Jayson Oweh was mentioned all offseason as a potential breakout candidate on the Penn State defense. Teammates raved about him.

But even after he picked up a sack and a tackle for loss in the season opener against Idaho on Saturday, he’s still being asked more about racing his teammates than his play on the field.

“Probably running the 40 and beating [defensive end Micah Parsons],” James Franklin said Tuesday when asked about the most impressive thing he’s seen Oweh do. “Micah won’t like to hear that and he’ll have something to say to me at the team meeting today when I see him, but yeah, I think -- everybody knew he was fast, but I don’t think anybody thought he was that fast.”

Penn State football defensive end Jayson Oweh (28) during the team's second practice of the preseason on Aug. 3, 2019. CRAIG HOUTZ / For the Inquirer
CRAIG HOUTZ / For the Inquirer
Penn State football defensive end Jayson Oweh (28) during the team's second practice of the preseason on Aug. 3, 2019. CRAIG HOUTZ / For the Inquirer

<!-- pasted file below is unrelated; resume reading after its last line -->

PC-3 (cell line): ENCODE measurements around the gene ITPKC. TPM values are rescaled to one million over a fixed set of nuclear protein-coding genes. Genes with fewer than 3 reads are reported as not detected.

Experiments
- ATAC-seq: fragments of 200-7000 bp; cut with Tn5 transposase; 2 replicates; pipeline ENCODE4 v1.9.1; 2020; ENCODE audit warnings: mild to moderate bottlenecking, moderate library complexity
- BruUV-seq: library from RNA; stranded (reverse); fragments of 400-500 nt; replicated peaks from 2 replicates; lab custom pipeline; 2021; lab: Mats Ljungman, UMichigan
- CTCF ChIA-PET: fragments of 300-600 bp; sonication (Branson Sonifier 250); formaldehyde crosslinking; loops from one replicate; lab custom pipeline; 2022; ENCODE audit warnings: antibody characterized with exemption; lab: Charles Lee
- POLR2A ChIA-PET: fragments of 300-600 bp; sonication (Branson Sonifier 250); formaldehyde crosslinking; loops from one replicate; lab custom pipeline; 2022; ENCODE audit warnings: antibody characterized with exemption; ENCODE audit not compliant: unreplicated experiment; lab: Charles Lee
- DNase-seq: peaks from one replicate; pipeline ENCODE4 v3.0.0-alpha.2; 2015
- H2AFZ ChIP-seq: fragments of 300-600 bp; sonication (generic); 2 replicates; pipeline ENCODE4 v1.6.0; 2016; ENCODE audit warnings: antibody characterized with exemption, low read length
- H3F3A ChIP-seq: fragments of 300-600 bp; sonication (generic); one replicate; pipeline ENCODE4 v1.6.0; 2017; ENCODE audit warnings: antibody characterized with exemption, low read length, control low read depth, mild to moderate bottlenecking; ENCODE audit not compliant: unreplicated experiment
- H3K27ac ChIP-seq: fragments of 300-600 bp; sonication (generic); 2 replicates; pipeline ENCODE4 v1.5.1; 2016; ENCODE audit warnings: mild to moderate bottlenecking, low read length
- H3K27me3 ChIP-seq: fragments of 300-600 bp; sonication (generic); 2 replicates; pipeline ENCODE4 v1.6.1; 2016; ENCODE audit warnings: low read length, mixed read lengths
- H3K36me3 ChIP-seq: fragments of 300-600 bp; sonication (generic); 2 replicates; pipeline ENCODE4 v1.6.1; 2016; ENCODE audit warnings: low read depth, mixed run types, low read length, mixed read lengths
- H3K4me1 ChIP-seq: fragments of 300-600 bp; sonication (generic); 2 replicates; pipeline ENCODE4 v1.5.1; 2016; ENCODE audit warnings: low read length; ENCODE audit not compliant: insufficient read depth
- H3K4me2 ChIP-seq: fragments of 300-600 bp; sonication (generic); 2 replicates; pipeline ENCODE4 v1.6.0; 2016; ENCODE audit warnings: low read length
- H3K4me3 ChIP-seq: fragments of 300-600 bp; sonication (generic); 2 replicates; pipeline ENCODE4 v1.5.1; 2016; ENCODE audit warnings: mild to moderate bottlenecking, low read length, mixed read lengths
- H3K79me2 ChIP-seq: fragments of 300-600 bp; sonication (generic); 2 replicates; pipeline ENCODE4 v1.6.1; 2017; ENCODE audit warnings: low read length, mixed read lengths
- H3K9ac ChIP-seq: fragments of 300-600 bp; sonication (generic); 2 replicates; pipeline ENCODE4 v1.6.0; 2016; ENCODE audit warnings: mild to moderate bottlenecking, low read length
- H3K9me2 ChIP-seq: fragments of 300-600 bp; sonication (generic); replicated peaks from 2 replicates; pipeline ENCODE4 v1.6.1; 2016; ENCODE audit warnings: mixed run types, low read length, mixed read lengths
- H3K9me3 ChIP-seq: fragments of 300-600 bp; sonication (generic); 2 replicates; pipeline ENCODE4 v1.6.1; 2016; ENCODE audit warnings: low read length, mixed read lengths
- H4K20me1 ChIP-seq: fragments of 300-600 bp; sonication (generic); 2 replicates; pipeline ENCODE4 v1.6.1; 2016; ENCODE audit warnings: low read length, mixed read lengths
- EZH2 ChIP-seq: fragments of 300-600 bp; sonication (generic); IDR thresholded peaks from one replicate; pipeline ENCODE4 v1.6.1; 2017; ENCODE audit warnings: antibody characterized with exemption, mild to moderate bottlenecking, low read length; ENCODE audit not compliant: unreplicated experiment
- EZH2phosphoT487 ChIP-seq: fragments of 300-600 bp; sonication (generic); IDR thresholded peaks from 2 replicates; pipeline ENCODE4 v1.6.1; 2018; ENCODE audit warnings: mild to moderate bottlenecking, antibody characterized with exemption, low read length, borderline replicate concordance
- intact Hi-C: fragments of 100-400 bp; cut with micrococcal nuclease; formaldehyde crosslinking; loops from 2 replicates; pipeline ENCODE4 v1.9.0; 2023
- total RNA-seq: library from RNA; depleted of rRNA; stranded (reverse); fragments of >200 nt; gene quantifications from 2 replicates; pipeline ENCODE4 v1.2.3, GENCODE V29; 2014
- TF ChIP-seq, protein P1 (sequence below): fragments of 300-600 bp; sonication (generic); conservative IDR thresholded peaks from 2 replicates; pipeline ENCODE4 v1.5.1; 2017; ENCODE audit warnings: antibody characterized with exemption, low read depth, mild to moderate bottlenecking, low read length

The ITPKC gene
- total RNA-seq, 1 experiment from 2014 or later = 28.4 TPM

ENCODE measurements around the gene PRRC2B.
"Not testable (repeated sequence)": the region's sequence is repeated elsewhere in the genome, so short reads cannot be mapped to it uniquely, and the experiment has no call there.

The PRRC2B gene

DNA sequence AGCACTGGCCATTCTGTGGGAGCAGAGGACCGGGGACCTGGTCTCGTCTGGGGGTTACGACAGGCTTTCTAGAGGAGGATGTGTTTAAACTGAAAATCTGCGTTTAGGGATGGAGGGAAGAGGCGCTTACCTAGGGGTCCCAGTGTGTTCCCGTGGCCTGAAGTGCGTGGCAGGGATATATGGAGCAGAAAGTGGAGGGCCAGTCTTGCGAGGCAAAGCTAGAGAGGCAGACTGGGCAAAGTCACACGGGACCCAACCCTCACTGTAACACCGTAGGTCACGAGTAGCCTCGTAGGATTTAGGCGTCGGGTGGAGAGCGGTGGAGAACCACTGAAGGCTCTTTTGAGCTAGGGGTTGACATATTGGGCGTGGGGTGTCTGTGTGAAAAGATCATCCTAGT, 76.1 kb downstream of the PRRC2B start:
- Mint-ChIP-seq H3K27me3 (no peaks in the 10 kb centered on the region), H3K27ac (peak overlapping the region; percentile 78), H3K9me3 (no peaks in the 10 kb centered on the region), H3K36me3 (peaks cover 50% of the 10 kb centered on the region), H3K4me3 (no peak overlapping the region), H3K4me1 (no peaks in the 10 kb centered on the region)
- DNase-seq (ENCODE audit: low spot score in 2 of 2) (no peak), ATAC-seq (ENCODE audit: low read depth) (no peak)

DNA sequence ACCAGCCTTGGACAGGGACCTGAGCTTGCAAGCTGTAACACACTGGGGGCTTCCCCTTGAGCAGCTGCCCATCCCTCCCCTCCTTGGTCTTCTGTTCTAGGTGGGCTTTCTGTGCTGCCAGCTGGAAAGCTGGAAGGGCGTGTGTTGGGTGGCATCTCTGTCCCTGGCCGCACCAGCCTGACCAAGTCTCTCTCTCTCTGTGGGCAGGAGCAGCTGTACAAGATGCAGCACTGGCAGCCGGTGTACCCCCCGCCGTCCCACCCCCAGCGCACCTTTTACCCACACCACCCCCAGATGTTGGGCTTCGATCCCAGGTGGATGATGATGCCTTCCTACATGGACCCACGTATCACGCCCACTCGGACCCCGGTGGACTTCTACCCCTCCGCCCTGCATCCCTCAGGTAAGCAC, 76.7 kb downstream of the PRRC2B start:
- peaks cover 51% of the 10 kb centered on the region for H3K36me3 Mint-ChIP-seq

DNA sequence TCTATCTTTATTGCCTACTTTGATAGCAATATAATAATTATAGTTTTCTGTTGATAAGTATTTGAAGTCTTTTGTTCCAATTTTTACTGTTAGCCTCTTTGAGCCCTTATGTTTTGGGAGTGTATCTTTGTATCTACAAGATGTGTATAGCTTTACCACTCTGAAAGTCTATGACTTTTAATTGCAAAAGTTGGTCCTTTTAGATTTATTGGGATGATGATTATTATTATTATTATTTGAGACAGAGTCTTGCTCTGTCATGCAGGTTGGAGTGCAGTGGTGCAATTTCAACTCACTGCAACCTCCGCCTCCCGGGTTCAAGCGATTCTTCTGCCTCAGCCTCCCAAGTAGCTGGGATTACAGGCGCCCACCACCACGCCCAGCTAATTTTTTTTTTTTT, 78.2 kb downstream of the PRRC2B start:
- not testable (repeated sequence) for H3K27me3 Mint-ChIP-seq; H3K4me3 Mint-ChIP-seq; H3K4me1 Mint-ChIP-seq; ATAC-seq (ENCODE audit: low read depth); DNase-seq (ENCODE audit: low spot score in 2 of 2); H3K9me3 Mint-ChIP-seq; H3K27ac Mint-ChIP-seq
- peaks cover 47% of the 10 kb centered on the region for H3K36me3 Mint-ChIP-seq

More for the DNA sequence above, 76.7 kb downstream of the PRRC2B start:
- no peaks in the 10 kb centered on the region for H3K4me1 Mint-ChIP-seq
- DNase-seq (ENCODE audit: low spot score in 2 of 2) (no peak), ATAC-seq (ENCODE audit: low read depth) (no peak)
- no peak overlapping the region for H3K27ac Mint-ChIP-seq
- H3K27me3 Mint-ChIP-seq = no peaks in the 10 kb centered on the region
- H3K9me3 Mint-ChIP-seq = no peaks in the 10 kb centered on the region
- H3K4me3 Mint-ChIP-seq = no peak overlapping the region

Oweh’s 4.33-second 40-yard dash that he ran in the spring speaks for itself.

“I was a little shocked, a 4.33 is kind of crazy,” Oweh said. “The way [coach Sean Spence and strength coach Dwight Galt] push your body in ways you didn’t think you could get to, it’s amazing.”

Oweh said that Parsons claimed the redshirt freshman defensive end had a false start in their first race, but Oweh said he still beat Parsons pretty handily on the second go as well.

“Stop talking, bro, it’s over,” Oweh said he told Parsons after beating him a second time.

Aside from developing his body in the weight room, Oweh has had to work on developing his football IQ and become more than just a quick defensive end who can get to the quarterback in a hurry –– like he did twice in his debut against Kent State last season.

“Coming in here, I was really raw –– I’m still a little bit raw –– but my idea of the defense has progressed because how [Spencer] has taught us,” Oweh said.

The progress Oweh has made in the last two years is similar to the quick progress Yetur Gross-Matos made, and now Oweh sees that same potential in one of his freshman teammates, Adisa Isaac.

“Adisa is like a mixture of me and Yetur,” Oweh said. “Me in the sense that his twitch and his speed. But Yetur in the sense of his motor. He just keeps running. He’s going to be really good.”